McKenzie Fine Art is pleased to announce an exhibition of new abstract paintings by James Lecce, opening Thursday, May 2, with a reception for the artist from 6 to 8 p.m., and running through Saturday, June 9, 2012.
Lecce’s longstanding process harmonizes painterly technique with the rhythms of nature and music to produce works of pure visual delight. In this, the artist’s fifth exhibition in the gallery, the soft colors and nearly monochromatic arrangements of the past have blossomed into a vibrant and contrasting palette of rich lemony yellow, deep coral, bright tones of violet, orange and pink, with accents of white and metallic colors. The colors are organized into expansive and undulating compositions with buoyant movement that appear to extend well beyond the edge of the paintings. Loose striations of intense color energetically flow between open pools of white and stream over the sides of the canvases. Iridescent metallic streaks provide movement and structure to biomorphic forms, defining figure-ground relationships and giving a sense of luxurious adornment. Lecce’s paintings are simultaneously organic and stylized; the colors and rhythms recall sensual pleasures while inducing reverie in the immediacy of paint.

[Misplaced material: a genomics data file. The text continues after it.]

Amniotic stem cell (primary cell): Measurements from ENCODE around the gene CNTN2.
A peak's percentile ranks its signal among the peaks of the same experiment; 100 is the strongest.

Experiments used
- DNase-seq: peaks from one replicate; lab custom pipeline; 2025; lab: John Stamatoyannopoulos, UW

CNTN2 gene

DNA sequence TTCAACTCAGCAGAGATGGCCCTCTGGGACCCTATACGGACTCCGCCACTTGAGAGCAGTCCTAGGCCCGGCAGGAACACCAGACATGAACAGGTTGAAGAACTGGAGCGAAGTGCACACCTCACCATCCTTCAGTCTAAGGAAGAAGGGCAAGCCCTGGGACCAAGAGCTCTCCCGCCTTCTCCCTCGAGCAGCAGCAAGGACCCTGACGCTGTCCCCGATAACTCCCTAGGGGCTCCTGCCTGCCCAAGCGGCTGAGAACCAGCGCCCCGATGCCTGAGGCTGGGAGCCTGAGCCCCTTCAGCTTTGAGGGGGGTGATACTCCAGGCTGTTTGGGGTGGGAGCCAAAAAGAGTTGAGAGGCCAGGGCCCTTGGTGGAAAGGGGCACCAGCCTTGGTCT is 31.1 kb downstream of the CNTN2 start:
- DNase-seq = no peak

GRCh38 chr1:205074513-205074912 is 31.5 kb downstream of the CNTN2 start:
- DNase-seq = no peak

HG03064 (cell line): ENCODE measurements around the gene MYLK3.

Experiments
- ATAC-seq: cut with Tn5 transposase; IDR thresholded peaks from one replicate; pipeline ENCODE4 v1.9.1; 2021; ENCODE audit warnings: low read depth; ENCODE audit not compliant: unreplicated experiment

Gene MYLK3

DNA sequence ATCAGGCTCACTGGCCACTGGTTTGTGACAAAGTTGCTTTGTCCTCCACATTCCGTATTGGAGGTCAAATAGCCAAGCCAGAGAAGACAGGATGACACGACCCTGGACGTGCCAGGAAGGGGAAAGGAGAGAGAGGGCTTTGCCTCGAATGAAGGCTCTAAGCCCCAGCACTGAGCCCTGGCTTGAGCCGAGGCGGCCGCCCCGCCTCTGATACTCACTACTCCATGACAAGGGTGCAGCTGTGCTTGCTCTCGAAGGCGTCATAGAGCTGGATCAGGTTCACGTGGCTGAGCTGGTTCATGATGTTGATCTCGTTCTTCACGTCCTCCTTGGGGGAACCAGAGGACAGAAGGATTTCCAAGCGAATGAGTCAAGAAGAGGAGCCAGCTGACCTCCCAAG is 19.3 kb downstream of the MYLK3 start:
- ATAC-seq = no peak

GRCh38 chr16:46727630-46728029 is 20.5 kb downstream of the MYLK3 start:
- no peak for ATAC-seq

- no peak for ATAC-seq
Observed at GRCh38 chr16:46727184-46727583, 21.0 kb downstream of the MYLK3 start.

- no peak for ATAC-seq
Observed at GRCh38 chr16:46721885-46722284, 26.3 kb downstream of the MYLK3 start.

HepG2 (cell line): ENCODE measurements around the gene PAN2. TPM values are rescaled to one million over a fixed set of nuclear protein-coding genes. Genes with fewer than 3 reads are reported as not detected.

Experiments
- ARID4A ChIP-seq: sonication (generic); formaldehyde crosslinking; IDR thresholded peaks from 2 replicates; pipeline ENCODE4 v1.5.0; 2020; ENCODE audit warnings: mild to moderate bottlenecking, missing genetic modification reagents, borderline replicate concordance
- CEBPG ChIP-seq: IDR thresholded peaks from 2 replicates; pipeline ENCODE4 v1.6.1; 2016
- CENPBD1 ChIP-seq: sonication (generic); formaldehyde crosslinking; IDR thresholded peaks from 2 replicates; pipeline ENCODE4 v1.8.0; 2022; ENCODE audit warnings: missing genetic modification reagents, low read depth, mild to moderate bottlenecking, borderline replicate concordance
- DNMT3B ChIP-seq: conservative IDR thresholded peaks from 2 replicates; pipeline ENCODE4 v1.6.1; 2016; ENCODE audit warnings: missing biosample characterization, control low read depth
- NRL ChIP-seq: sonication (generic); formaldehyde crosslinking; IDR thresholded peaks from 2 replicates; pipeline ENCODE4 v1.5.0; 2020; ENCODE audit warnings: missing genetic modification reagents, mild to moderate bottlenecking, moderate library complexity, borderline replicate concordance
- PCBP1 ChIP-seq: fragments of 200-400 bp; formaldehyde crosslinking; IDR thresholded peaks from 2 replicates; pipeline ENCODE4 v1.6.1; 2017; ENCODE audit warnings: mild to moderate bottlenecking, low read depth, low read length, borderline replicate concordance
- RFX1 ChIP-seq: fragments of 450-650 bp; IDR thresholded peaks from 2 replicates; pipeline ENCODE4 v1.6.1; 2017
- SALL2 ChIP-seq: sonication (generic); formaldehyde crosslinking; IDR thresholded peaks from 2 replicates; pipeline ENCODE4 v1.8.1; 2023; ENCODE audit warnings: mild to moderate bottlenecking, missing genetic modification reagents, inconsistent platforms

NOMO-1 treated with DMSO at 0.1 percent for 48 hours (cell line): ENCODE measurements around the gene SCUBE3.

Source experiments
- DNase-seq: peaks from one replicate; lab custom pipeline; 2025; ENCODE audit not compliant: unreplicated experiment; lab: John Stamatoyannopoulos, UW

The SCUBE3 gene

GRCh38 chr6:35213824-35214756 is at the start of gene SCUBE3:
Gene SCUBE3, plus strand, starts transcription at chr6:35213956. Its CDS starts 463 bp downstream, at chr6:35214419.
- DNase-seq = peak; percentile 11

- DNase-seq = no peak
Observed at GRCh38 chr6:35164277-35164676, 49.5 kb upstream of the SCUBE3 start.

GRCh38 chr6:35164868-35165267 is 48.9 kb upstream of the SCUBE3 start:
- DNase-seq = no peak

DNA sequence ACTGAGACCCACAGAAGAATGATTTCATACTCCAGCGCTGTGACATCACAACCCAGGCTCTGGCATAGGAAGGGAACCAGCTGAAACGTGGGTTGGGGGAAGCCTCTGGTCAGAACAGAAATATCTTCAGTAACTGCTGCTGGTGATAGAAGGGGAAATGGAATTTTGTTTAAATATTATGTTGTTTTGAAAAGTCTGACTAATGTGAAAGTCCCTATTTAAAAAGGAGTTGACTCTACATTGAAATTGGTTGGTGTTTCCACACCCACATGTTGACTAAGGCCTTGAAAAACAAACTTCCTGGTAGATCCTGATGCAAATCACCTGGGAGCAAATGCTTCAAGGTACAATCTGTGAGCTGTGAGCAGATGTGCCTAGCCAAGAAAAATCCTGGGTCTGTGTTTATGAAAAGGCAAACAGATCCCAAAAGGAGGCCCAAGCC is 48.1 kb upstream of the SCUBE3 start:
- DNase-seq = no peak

Lecce’s process begins with the deliberate selection of colors and an overall composition. After the careful mixing of pigments to produce colors with the desired luminosity, opacity, or translucency, Lecce allows intuition and spontaneity to guide his hand. Natural forces and music influence the evolving painting. For this body of work, film scores from 1940’s and 50’s melodramas inspired him, with their dense swells, fevered crescendos, and solid closures. While working, Lecce responds to his auditory influences, manipulating the materials within the limitations imposed by the physical forces of gravity and the urgency of time. He pours, pools, injects, drags and layers paint in a controlled and intensely dynamic interplay of swift and decisive choices. The goal is to convey his heightened emotional state and intuitive movements through the elegance and visual excitement of the final work. For Lecce, the act of painting is “intense, adrenalin-inducing, joyous and cathartic.”